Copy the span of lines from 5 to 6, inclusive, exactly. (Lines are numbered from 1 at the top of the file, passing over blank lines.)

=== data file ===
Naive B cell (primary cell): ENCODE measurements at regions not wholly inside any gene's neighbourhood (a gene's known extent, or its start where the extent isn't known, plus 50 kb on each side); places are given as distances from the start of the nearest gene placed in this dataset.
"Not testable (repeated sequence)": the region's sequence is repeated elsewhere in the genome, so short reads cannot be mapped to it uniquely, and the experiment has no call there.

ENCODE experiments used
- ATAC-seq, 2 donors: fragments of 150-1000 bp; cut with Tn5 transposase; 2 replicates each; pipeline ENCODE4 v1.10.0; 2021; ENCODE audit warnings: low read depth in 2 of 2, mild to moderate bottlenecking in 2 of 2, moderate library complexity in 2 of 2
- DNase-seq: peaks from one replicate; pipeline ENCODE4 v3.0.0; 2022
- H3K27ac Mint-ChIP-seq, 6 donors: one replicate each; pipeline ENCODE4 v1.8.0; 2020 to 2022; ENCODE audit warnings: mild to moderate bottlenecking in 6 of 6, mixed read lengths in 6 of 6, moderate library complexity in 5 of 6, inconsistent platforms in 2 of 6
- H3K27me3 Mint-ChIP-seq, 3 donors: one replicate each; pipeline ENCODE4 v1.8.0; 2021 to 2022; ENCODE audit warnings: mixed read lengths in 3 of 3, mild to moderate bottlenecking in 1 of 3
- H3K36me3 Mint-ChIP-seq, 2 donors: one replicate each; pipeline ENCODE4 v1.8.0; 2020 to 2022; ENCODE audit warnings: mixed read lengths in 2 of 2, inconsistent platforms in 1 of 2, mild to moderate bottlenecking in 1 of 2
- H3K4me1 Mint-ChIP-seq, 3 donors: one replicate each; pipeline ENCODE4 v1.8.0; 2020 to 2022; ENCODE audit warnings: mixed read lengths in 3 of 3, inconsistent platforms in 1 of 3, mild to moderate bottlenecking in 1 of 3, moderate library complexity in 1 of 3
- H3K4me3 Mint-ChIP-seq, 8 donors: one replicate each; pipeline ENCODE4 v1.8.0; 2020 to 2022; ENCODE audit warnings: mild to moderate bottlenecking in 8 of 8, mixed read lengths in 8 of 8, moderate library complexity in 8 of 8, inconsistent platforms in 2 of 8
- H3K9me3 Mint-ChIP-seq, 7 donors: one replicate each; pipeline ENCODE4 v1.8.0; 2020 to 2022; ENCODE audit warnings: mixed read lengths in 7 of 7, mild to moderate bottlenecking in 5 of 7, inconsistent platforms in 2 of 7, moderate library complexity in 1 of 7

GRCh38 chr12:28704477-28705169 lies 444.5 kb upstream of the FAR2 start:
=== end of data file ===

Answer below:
- DNase-seq: peaks from one replicate; pipeline ENCODE4 v3.0.0; 2022
- H3K27ac Mint-ChIP-seq, 6 donors: one replicate each; pipeline ENCODE4 v1.8.0; 2020 to 2022; ENCODE audit warnings: mild to moderate bottlenecking in 6 of 6, mixed read lengths in 6 of 6, moderate library complexity in 5 of 6, inconsistent platforms in 2 of 6